With my PLN nourishment I feel less need to attend every conference, and can use my budget for other things. When I do attend conferences, I sit up front so I can see  (and hear!) the slides and presenter clearly, I turn on my phone, take a picture to help myself remember it, and listen for a "golden line" to tweet.  With some practice, it has gotten easier to juggle listening, tweeting, and thinking. And not feeling self-conscious about doing all of the above.  It focuses me on the presentation and gives me something to remember it with afterwards. And the act of doing that invariably connects me to even more people interested in what I'm interested in.  Tweets are re-tweeted and commented on, and the conversation grows beyond the room I am in. They are like crumbs from the conference table; maybe not as fancy as the main meal, but tidbits that many sparrows can enjoy.

sparrow | Flickr - Photo Sharing! : taken from - Abhilash Kumar 

Tuesday, May 3, 2016

Hands-On Equals Minds-On

Three years ago my institution began to shift from competencies to outcomes.  First, college-wide outcomes were written, re-written, and settled on. Creating and aligning program-wide outcomes was next; each department gathered together in meetings to collaborate with their teams and create them.  There were various outcomes workshops, to talk about how to write SMART outcomes, and look at examples of clear, measurable outcomes. Those were collected by the program Deans, and added to our website.  I helped with the workshops, and added the program outcomes to our Canvas site as well.

This year, the focus is on course outcomes. There were various discussion as to how to make sure all faculty write them if they haven't already, and to make sure they are in the syllabi. There was some talk of having some more required meetings for faculty, but based on the fact that most faculty are pressed for time and we had already had a series of meetings, I suggested that faculty be allowed to submit their syllabi tabs online (we are using Canvas as our campus-wide grade book) and that I would give their outcomes a quick check, helping to adjust if necessary. Had I been really thinking about how many outcomes that would be to read, I might not have made that suggestion.  But that's what we decided to do.   

I created a short do-it-yourself course in Canvas,  The Outcomes Project.  It includes information on what outcomes are, the difference between competencies and outcomes, measurable verbs, and various samples of syllabi with outcomes.  Throughout spring quarter, faculty are submitting their syllabi for one year of outcomes; winter quarter first, then spring, then summer/fall. Several times a week I open The Outcomes Project,  and look at course outcomes from across campus.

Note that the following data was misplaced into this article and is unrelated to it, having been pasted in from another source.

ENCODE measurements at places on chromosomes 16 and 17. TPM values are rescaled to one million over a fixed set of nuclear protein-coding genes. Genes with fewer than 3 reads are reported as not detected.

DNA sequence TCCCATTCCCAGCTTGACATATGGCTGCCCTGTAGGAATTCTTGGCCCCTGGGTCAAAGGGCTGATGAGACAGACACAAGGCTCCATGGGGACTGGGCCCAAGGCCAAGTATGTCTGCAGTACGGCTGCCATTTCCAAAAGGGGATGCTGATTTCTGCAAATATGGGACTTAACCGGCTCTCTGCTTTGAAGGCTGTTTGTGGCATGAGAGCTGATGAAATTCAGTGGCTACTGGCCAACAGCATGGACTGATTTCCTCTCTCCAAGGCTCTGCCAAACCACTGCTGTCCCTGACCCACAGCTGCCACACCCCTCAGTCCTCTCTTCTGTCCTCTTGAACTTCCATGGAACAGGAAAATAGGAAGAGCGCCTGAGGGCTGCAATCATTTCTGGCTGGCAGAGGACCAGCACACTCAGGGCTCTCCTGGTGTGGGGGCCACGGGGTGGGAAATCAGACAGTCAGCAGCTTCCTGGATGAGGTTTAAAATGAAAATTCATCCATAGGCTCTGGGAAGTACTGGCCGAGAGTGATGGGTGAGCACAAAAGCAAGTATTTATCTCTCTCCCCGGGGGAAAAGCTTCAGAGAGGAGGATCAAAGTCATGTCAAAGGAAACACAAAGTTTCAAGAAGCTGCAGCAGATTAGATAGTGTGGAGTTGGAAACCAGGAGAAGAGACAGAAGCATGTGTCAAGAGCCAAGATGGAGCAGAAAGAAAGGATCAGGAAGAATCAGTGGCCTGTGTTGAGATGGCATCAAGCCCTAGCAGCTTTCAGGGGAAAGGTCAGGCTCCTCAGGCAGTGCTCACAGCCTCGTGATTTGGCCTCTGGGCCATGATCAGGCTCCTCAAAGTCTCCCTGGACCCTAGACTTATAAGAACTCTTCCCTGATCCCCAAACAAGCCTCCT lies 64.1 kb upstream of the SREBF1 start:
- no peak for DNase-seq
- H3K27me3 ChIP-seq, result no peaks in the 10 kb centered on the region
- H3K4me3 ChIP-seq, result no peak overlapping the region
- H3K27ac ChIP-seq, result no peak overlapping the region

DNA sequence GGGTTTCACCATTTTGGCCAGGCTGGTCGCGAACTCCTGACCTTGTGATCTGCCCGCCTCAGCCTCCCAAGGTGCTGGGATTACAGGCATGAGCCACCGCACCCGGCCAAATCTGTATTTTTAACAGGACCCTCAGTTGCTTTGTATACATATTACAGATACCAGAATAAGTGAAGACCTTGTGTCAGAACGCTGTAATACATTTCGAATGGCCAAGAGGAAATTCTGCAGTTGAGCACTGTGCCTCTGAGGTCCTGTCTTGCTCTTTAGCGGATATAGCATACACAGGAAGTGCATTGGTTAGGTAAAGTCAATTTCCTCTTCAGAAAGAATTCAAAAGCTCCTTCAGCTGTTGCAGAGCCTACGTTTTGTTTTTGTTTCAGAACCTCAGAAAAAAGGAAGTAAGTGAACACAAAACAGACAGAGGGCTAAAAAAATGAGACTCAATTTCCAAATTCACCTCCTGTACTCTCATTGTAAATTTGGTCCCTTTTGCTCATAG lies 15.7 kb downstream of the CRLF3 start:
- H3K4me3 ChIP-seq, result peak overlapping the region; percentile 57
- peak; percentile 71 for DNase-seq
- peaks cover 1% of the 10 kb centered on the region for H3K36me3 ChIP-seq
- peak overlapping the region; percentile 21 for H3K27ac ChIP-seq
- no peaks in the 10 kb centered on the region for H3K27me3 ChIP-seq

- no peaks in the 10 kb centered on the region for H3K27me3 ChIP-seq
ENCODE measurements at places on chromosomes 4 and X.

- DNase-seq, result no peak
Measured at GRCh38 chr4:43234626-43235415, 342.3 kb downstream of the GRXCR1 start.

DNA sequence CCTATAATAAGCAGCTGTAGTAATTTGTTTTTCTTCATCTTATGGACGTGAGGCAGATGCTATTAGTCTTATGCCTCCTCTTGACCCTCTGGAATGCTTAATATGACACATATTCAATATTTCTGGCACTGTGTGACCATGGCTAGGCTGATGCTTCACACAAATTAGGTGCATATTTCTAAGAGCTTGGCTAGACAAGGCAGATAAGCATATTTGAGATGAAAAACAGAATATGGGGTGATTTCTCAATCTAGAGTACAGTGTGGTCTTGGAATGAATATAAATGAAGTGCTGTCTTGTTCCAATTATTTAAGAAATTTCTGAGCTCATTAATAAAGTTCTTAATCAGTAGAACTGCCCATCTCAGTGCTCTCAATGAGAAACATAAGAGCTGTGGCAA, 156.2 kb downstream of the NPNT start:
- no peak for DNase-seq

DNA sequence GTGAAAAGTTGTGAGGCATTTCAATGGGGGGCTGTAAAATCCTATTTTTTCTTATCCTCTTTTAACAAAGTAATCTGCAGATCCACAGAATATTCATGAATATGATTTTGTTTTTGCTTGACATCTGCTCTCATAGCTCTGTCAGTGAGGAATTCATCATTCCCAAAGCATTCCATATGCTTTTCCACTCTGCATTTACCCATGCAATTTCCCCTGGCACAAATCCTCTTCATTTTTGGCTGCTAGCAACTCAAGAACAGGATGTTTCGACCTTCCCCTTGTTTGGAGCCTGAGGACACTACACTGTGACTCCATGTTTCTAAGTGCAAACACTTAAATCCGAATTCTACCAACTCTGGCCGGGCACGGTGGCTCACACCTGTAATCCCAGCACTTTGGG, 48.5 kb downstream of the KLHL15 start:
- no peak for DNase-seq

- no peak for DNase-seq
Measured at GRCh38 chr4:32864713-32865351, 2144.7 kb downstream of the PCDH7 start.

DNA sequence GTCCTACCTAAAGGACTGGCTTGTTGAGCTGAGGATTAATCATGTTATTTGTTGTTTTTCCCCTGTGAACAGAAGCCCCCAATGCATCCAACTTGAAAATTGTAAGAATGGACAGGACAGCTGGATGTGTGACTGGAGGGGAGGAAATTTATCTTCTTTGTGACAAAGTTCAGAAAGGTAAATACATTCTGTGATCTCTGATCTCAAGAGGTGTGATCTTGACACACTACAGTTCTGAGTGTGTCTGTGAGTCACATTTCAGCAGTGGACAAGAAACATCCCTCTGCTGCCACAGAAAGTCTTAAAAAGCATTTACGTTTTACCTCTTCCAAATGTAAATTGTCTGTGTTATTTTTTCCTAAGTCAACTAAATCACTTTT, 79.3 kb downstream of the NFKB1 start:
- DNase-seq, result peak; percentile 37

I  am the Outcomes Gatherer. As I look at the diverse outcomes from courses in allied health, business and welding to construction, automotive, and culinary arts, I am looking at our campus with new eyes. As a technical college, we see ourselves (and portray ourselves) as a hands-on institution.  "Learning by doing" has  been one of our mottos. Our mission is to put a diverse student population to work. But the outcomes show me something else as well. Hands-on equals minds-on:  Thinking skills are just as important as doing skills. 

This is what we have in common. 

For every photo or video you see of people working with their hands on our website, what you aren't seeing is what's going on in their minds. At the heart of all the courses are analytical skills. Cross-departmentally, students are expected to learn to analyze problems, find solutions, calculate numbers, explain issues, and make decisions. They are expected to demonstrate the Why along with the How. This is what we have in common, no matter what tool we are holding, what safety skill we are instilling or what repair we are practicing. 

The course outcomes speak to this side of what we are doing.  Yes, we are a hands-on place, for hands-on people.  But our focus is on empowering the mind as well as the hands, and with today's job market looking for innovation, curiosity, and critical thinking, we can make a great contribution. It may behove us to shift our self-perception to align with our course outcomes. We are a Minds-On college.